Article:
Nasturtiums were the first plants I grew in my own patch of garden, aged four.  The seeds survived being dug up several times ‘to see if they’re growing yet’.  They sent out strong shoots which scrambled up into the low branches of the old lilac tree and produced strange, bird beak buds that opened into extravagant flowers in paint box colours.

Nasturtiums inspired my lifelong fascination with gardens and all that grows in them.  They are an ideal plant for small, curious but impatient gardeners; chunky seeds that are easy to handle, speedy growth, bold colours, fascinating details when you look closer.  The flowers attract bumblebees – appealingly furry and slow moving, but unlikely to sting unless seriously mistreated. The leaves attract aphids, which are less welcome, but they in turn attract pretty, predatory ladybirds, offering an early introduction to natural food chains.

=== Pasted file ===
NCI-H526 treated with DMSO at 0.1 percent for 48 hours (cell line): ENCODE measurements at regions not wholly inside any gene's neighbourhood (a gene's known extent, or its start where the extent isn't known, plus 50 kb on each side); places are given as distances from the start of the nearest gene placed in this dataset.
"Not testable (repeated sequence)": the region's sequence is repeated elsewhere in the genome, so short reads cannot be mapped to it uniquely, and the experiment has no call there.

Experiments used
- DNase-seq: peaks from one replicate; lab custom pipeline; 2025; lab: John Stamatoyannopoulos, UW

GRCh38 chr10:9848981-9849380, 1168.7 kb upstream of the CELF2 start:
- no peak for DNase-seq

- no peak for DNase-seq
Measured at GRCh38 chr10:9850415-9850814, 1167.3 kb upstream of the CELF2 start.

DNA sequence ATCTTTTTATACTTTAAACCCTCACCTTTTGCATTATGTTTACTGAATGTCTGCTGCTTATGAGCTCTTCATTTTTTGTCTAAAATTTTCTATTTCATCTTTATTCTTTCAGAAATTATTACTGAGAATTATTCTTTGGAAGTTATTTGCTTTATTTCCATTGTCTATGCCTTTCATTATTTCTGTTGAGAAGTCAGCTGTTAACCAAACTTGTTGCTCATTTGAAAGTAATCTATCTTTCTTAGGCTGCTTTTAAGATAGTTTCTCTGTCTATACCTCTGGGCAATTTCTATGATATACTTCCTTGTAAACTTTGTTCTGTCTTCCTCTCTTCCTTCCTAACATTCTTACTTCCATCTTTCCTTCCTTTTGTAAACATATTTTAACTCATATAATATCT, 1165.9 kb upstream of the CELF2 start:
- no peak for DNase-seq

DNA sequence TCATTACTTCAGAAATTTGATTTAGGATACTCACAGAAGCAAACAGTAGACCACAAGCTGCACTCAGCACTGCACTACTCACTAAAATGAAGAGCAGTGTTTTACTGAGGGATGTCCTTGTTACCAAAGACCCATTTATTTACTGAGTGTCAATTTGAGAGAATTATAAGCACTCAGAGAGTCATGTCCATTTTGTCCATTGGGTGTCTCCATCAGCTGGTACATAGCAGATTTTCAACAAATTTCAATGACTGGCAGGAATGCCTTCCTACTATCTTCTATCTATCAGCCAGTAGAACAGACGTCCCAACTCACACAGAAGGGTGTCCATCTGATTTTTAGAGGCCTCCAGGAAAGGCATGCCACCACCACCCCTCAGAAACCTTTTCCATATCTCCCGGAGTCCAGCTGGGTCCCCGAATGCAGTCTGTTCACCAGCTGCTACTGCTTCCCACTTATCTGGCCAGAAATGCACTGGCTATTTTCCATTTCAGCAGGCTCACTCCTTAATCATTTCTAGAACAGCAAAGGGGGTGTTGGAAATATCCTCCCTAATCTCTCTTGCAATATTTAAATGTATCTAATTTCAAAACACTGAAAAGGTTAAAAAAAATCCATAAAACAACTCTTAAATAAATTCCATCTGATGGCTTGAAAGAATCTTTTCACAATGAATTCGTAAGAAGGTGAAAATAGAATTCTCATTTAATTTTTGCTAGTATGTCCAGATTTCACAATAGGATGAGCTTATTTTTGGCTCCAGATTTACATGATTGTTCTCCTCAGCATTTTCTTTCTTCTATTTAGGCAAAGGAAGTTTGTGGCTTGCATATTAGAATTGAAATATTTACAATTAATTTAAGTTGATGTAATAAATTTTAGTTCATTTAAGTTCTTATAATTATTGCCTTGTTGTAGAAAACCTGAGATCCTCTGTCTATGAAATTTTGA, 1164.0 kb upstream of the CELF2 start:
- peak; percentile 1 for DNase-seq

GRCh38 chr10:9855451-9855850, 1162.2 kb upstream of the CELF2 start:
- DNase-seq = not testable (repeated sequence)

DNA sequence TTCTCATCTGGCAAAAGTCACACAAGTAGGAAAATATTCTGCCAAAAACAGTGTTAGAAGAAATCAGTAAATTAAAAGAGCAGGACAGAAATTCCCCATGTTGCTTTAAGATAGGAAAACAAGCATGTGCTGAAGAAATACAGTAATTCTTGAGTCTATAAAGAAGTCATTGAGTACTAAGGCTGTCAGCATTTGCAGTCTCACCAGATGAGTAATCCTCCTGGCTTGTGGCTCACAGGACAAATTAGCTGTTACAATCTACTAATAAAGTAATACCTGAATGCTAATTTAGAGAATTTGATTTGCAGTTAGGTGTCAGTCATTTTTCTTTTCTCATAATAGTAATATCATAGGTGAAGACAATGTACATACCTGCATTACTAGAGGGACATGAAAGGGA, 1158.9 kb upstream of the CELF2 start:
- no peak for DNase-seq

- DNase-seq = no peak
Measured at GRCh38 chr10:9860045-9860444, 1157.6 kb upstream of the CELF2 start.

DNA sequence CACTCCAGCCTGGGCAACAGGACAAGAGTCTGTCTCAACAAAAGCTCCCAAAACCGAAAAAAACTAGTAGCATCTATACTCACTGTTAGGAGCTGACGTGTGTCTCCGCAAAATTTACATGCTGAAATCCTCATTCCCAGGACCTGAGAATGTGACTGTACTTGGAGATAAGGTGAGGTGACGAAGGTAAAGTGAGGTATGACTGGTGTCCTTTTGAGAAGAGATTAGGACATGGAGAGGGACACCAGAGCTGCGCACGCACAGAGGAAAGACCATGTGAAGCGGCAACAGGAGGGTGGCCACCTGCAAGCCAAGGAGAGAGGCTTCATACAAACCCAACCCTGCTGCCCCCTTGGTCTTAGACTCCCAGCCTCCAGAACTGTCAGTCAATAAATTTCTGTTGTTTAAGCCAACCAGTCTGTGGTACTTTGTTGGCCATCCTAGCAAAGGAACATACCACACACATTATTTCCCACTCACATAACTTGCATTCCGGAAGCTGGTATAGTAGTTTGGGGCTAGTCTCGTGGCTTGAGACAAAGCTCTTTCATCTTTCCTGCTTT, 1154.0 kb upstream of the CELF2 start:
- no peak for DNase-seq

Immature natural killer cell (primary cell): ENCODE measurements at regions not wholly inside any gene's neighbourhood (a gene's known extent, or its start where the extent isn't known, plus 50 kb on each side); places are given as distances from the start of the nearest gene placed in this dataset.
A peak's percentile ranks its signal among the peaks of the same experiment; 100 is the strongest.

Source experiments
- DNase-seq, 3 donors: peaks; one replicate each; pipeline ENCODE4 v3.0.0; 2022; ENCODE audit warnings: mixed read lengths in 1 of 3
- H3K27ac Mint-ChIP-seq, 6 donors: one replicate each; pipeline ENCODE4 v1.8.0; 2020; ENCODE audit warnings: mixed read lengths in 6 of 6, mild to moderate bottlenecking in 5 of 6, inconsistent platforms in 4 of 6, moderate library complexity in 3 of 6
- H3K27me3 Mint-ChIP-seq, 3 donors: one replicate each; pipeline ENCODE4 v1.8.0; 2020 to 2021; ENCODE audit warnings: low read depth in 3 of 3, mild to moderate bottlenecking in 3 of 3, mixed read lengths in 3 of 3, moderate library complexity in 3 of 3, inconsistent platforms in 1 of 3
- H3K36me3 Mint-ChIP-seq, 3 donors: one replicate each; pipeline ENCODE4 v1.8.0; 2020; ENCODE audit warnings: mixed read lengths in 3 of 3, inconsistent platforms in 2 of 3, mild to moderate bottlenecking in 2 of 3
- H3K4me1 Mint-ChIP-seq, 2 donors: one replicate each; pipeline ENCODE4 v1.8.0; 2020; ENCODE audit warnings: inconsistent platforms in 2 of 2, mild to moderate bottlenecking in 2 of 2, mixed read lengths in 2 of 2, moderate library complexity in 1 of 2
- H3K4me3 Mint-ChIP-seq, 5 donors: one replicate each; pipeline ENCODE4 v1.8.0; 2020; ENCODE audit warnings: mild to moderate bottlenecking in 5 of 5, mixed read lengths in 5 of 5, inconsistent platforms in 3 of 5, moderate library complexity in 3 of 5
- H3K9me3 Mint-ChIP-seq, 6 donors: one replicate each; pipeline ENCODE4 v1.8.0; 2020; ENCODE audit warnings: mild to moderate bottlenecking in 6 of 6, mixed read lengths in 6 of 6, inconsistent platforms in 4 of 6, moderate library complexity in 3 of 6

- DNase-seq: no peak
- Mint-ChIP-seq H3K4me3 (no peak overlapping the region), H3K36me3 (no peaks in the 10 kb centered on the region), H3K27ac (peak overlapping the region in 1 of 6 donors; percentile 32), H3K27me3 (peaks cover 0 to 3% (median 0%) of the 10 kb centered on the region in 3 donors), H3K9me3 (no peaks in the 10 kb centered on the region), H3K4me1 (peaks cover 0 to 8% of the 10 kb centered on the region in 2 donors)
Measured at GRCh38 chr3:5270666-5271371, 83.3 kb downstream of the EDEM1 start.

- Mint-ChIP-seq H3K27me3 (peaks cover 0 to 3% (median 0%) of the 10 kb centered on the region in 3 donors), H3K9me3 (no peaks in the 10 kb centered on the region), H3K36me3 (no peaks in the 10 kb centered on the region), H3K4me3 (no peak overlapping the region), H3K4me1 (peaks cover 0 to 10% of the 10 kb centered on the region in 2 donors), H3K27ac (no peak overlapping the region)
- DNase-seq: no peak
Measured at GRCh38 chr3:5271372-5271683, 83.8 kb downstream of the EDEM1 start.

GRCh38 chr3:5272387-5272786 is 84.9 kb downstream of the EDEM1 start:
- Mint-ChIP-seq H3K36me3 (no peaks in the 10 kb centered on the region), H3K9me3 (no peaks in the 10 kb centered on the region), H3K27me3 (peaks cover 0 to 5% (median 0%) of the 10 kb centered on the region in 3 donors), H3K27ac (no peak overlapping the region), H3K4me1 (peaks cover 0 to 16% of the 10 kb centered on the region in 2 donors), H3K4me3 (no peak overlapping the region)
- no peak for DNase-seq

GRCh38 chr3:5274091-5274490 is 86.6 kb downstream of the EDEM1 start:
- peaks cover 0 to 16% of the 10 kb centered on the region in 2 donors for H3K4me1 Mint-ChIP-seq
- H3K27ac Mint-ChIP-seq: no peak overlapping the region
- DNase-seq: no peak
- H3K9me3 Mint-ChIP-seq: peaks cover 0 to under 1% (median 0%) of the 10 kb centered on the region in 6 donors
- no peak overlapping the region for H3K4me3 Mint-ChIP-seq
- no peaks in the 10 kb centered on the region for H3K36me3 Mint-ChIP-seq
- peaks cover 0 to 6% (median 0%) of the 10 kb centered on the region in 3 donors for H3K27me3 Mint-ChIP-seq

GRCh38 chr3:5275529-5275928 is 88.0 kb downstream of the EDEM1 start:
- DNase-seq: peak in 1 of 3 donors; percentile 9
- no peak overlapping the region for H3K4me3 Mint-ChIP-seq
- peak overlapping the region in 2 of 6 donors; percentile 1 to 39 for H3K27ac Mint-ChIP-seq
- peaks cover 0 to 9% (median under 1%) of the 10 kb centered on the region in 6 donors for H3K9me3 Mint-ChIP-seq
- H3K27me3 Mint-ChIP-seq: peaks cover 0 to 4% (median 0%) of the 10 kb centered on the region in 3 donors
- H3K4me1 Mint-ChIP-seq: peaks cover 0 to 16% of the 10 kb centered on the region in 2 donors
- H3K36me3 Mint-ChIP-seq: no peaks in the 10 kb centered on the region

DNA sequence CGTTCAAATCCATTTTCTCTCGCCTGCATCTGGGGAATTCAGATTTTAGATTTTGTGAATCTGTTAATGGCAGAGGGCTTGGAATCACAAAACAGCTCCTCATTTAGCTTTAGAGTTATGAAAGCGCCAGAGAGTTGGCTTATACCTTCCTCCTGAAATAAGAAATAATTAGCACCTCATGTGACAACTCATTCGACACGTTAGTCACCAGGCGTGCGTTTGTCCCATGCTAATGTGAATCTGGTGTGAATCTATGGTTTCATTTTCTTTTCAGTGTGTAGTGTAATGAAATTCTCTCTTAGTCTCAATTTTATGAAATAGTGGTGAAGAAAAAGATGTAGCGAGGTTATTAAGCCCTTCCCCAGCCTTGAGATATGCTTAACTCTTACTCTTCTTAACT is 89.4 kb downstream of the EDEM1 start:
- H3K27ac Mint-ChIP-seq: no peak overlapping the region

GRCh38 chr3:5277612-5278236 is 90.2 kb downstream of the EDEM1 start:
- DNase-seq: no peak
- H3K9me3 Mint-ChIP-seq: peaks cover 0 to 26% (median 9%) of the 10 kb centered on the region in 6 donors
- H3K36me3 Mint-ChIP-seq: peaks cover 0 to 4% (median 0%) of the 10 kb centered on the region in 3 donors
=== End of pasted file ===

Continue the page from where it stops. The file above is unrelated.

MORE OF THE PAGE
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nasturtium close

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Children are tuned to notice small things, to explore and to wonder, vital skills for making sense of the world that are often neglected by grown-ups in a hurry.  Curiosity is easily dampened but easily inspired.  Sometimes all it takes is a packet of seeds.

(This nasturtium is flowering in one of our Paris window-boxes.  Should you be curious to know, the little insect on the flower in the picture is a parasitic wasp, helping to keep the plants free of aphids.)

In response to The Daily Post’s weekly photo challenge: “Inspiration.”